Plan Opens Oil Drilling in Alaska’s National Petroleum Reserve
Posted & Edited By MARY KAUFFMAN
June 26, 2020
“I want to thank President Trump, Secretary Bernhardt, and the Department of Interior for working closely with Alaskans to better balance federal land usage in the National Petroleum Reserve in Alaska,” said Governor Dunleavy. “My administration welcomes the responsible investment and development that will occur as a result of this action.”
“As Americas only Arctic State, it was refreshing that the Federal Administration considered Alaska’s science and our local understanding of the subtle environmental nuance that is Alaska’s North Slope when making this critical decision in its EIS for the conservation of the environment and the security of this Nation. I feel confident that the oil and gas resources of the National Petroleum Reserve in Alaska can be developed in a manner conserves the fish and wildlife resources and their uses,” said Commissioner Doug Vincent-Lang of the Alaska Department of Fish and Game.
The NPR-A is estimated to hold 8.7 billion barrels of recoverable oil. The Bureau of Land Management (BLM) initiated the EIS in November 2018 to determine the appropriate management of BLM-managed public lands in the NPR-A. The BLM issued a draft EIS on November 2019 and the final EIS comes after a 75-day public comment period. A Record of Decision will follow the publication of the final EIS and impact any future BLM Alaska lease sales within the NPR-A.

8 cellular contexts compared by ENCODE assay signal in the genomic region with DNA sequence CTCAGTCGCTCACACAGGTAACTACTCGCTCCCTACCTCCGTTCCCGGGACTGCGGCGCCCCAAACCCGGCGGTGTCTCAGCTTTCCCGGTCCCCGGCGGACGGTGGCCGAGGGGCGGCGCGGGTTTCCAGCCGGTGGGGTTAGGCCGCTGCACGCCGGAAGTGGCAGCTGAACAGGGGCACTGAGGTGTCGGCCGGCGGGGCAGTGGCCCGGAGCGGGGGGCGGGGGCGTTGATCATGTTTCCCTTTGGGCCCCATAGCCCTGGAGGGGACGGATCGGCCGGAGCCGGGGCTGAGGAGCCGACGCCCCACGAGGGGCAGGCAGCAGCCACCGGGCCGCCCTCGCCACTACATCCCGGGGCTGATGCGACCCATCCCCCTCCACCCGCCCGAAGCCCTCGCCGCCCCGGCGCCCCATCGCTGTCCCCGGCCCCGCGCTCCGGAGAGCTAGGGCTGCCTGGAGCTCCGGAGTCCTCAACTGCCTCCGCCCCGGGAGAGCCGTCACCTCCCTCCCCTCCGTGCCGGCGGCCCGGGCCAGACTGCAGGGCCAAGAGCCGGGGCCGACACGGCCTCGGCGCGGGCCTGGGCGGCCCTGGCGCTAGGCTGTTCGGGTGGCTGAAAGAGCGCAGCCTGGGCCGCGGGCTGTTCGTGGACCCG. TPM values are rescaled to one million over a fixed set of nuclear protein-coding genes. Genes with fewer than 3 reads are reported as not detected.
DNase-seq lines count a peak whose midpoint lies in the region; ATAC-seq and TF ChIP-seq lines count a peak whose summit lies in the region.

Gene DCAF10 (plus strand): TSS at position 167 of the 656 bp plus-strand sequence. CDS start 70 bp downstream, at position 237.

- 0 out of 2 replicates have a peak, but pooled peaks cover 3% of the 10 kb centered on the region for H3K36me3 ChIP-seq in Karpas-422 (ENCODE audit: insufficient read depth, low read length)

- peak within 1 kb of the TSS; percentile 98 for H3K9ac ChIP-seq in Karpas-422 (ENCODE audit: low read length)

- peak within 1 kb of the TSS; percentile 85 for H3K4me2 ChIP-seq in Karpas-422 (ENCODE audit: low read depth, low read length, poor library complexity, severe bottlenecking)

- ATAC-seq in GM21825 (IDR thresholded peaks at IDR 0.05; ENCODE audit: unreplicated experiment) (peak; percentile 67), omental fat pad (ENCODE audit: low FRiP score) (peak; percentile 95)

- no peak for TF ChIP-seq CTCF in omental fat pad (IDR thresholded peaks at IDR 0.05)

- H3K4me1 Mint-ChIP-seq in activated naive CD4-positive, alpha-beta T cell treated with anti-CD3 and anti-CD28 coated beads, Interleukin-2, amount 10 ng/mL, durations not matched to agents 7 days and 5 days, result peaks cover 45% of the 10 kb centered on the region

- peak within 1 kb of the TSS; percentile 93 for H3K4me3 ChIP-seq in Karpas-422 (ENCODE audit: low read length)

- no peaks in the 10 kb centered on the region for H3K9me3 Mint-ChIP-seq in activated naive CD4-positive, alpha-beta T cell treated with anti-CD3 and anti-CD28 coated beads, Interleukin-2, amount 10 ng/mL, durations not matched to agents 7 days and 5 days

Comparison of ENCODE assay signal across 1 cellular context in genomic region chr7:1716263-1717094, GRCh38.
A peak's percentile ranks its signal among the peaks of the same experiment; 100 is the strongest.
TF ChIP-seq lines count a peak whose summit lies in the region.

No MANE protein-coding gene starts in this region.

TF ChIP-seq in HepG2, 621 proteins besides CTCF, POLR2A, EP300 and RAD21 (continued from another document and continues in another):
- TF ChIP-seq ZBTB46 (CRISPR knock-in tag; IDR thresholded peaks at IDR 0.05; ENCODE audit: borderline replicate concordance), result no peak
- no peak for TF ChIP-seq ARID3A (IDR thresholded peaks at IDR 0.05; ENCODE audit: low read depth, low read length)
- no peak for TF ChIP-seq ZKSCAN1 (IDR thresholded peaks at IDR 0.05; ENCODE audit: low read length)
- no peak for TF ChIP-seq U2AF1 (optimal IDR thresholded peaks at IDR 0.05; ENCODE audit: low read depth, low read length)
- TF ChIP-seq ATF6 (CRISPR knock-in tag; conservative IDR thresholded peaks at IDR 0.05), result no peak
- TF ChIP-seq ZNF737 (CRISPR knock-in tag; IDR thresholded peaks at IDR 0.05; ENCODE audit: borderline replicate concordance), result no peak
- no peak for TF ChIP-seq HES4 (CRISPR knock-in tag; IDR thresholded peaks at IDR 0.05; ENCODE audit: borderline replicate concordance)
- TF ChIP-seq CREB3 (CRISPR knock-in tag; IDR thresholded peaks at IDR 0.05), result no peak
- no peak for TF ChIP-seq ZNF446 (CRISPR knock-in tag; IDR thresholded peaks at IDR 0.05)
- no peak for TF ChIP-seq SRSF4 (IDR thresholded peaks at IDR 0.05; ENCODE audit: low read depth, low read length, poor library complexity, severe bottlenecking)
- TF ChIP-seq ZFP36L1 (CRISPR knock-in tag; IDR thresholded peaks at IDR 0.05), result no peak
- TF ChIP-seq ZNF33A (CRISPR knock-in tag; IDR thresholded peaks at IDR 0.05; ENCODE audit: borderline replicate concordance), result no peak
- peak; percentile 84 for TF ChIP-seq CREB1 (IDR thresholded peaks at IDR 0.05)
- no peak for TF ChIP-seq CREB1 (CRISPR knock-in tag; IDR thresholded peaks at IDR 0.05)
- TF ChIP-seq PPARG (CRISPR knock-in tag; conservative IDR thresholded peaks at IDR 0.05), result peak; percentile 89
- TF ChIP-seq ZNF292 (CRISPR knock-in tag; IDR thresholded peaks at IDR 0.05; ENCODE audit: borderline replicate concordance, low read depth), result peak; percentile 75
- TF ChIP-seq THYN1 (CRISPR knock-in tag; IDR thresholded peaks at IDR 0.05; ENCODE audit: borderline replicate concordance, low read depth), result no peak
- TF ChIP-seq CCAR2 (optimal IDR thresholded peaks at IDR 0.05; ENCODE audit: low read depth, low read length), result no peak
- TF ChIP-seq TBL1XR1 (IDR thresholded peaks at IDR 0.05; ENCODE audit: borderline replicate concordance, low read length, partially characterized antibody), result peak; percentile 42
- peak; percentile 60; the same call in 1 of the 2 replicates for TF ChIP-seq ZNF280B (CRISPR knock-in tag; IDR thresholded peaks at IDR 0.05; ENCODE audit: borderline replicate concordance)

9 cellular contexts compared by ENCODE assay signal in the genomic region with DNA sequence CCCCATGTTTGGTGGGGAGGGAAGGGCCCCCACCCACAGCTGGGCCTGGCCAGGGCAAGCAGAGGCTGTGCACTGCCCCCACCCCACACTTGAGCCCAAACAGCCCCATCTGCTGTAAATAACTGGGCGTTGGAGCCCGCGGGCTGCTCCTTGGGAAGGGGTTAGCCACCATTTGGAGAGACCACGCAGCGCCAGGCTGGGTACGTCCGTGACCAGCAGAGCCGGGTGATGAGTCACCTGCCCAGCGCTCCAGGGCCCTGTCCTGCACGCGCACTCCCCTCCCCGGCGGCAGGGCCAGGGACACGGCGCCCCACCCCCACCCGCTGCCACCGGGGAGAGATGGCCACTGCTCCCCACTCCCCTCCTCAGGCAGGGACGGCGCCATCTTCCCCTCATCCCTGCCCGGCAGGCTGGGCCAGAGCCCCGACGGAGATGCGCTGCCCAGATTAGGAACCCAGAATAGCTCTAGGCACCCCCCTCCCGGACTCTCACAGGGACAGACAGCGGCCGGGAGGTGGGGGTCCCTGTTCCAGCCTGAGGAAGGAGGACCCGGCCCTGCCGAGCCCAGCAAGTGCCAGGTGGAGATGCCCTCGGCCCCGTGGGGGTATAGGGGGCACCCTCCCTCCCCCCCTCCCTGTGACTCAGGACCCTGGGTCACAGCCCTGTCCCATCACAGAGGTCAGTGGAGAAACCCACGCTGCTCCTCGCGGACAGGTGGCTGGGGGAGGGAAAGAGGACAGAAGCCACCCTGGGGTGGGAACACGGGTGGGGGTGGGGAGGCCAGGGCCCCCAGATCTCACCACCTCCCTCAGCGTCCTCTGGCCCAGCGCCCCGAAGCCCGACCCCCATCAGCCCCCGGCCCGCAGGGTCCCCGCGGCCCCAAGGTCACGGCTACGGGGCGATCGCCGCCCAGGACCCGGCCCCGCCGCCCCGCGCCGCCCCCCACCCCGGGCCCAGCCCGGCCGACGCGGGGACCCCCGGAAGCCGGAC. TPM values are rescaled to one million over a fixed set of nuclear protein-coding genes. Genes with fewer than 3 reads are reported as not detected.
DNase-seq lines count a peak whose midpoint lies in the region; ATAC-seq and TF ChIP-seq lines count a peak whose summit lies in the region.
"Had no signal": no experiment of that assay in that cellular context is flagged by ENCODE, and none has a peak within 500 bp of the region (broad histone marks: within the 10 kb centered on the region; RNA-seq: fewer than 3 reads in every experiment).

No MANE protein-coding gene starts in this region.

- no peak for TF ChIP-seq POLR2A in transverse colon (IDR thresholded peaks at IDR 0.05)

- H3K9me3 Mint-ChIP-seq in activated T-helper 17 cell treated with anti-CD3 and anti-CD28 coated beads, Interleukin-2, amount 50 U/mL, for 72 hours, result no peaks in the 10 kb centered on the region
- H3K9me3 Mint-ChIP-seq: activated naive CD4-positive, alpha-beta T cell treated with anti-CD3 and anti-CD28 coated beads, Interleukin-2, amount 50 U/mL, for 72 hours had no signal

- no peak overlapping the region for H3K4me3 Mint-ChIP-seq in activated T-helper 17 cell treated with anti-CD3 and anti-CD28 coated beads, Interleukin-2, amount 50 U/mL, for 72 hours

“Turning the oil industry loose on America’s biggest undeveloped frontier would be a disaster for our climate and Alaska’s wildlife,” said Kristen Monsell, a senior attorney at the Center for Biological Diversity. “Drilling oil and gas wells in the Western Arctic would do immense harm to Arctic wildlife already under siege from the climate crisis. We can’t let that happen.”
Yesterday’s final “integrated activity plan” from the Bureau of Land Management opens up sections of the National Petroleum Reserve-Alaska protected from oil leasing by the Obama administration. Quoting a news release from the Center for Biological Diversity, the final plan adopts a preferred alternative that was not included in the proposed plan and turns over even more land than the 18.3 million acres under that proposed plan.
The Center for Biological Diversity says the plan would offer oil companies the area around Teshekpuk Lake, which has been protected habitat for caribou herds, polar bears, millions of migratory birds and subsistence hunting for Alaska Natives. The protected habitat area around Teshekpuk Lake is adjacent to the Willow oil-project site that ConocoPhillips is currently seeking approval from the BLM to develop.
The Trump administration has already held large lease sales in areas of the reserve currently open to oil leasing. The Center for Biological Diversity and others groups filed a lawsuit in 2018 challenging those sales. The case is awaiting a decision from the 9th Circuit Court of Appeals.
“Opening more of the Arctic to drilling and fracking is incredibly reckless,” Monsell said. “All Arctic oil should stay in the ground.”
the National Petroleum Reserve in Alaska (NPR-A) is a vast 23-million-acre area on Alaska's North Slope. In 1923, mindful of the land's conceivable petroleum value, President Harding set aside this area as an emergency oil supply for the U.S. Navy. In 1976, in accordance with the Naval Petroleum Reserves Production Act, administration of the reserve was transferred to the Department of the Interior's Bureau of Land Management (BLM) and renamed the NPR-A.
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